Sonicnet Music NewsEmergency response procedures failed as nine men suffered fatal injuries during Pearl Jam's June 30 concert at the Roskilde Festival in Denmark, according to a Danish newspaper investigation.
According to the report published Monday in "Politiken," the music stopped from 11 to 16 minutes after people started falling in the crowded area in front of the festival's Orange Stage. An additional 10 minutes passed before festival staff called 112, the Danish equivalent of 911, the newspaper reported. Roskilde police alerted the local hospital of the accident 21 minutes after that call was placed.
All nine men died of cardiac arrest, the newspaper said. Four were resuscitated at the festival's medical tent and sent to the hospital via ambulance, where three died within minutes and one remained alive until July 5. The medical staff was unable to resuscitate the other five, who were pronounced dead on the scene.
It was the
most serious accident in Denmark since nine people died in a Copenhagen fire in 1975, "Politiken" said.
Because police took so long to notify Roskilde County Hospital, the facility's emergency medical team did not arrive at the festival until after efforts to resuscitate the victims were abandoned, the story said. The newspaper's report was based on interviews, official documents and a recording of the concert.
Roskilde Deputy Chief of Police Bendt Rungstroem told "Politiken" the delay was a "slight imperfection" and that he didn't believe earlier notification would have made any difference in saving lives. Rungstroem was unavailable for comment at press time.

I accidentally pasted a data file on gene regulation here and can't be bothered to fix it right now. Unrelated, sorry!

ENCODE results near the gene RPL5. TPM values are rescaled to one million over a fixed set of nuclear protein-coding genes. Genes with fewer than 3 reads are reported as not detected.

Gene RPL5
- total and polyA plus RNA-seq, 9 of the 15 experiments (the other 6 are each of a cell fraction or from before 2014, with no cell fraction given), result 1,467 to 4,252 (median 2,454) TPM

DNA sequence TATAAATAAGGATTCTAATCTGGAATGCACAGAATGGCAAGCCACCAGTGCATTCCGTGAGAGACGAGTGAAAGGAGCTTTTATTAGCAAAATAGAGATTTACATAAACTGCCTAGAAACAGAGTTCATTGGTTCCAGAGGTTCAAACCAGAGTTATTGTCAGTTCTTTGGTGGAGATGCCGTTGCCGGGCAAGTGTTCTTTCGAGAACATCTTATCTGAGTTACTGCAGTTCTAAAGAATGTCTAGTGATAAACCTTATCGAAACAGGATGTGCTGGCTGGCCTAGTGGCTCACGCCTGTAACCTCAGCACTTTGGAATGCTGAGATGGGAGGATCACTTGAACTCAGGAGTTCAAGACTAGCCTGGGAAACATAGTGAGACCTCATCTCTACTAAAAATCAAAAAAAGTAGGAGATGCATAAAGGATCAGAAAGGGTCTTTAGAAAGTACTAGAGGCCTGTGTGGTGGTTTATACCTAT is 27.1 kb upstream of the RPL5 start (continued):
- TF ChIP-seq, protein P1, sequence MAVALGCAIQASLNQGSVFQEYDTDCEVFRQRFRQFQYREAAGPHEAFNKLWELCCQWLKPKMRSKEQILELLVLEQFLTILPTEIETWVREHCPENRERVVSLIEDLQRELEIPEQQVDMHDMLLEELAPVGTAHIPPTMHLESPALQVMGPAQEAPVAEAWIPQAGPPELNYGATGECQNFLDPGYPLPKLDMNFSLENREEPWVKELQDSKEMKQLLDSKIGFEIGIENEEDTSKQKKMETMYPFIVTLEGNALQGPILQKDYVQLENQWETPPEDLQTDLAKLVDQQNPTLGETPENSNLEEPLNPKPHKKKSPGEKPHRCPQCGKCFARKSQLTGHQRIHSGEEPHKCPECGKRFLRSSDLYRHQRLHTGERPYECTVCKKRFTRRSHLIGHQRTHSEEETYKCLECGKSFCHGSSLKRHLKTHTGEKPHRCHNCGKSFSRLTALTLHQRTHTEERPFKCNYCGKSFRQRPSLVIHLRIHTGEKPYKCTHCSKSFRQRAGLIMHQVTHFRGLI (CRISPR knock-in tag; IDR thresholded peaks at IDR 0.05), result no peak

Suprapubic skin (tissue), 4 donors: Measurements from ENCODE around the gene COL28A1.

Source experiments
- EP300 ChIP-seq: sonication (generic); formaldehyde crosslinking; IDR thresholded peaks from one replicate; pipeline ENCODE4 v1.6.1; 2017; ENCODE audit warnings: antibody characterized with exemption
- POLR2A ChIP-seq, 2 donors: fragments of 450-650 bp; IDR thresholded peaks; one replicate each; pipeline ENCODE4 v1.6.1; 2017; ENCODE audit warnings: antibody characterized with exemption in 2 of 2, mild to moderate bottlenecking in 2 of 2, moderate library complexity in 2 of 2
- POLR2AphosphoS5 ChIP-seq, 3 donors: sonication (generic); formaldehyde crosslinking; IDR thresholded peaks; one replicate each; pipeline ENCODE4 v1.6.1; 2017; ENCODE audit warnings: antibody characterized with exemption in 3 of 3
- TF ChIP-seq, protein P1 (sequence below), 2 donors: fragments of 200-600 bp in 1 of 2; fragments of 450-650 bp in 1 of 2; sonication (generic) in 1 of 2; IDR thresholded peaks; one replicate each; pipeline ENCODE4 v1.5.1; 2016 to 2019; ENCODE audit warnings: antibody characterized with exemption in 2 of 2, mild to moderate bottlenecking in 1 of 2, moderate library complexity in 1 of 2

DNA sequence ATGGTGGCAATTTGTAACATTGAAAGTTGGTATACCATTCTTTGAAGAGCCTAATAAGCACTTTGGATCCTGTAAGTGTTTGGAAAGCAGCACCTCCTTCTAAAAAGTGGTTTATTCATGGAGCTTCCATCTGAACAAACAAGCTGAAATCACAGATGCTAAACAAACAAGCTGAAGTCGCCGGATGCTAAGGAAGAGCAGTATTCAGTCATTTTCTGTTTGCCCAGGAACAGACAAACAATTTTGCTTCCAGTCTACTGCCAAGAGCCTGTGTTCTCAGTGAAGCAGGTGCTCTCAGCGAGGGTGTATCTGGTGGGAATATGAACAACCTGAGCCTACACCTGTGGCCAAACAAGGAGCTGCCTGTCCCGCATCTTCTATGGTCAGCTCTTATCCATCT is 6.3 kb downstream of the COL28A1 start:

That information did not appear in the preliminary police report, filed in July, the newspaper said. Roskilde police have yet to file their final report on the incident.
A Roskilde County Hospital memo quoted in the story states, "We would have to categorize hospital-police teamwork as poor."
The newspaper report paints a picture of a chaotic scene, where more than 28 security guards struggled to pull people out of the crushing crowd.
"When I got up there, I thought I'd entered a war zone," Heidi Helene Fjordbak, a 28-year-old volunteer guard, told the newspaper. "Normally it takes two of us to pull someone over the barrier, but it was almost impossible. At one point, it took five of us to pull one person up. It was like there was a vacuum underneath them."
According to the report, guards repeatedly tried to alert people onstage that fans had died and that the concert should be stopped. The only person authorized to stop the music was festival manager Leif Skov, but a staff member could not reach him. The band was playing "Daughter" as the staff member hunted down the stage manager.
The newspaper quotes Pearl Jam manager Kelly Curtis as saying that a stage manager told the band's tour manager there might be a problem but that he was waiting
to confirm it. "Our tour manager announced that the show had to be stopped immediately," Curtis said.
Singer Eddie Vedder then was notified, and the band stopped playing. A spokesperson for Pearl Jam said the band had no comment on "Politiken"'s report.
Injured and dead fans were taken immediately into the facility's medical tent, but the volunteer staff lacked proper medication and equipment.
Niels Jorgen Poulsen is the head of anesthesiology at a nearby hospital and was volunteering at the festival's rave tent when he was called over to the Orange Stage. "There weren't any first-aid bags available," Poulsen told "Politiken." He said the festival medical staff even borrowed an oxygen mask from Vedder, who uses oxygen before he goes onstage.
Poulsen said the staff gave up on resuscitation attempts soon after the tent ran out of adrenaline. "We didn't have enough equipment to effectively treat nine people with cardiac arrest," he told the newspaper.
"But as far as I can see, no amount of medical expertise could have saved these men's lives."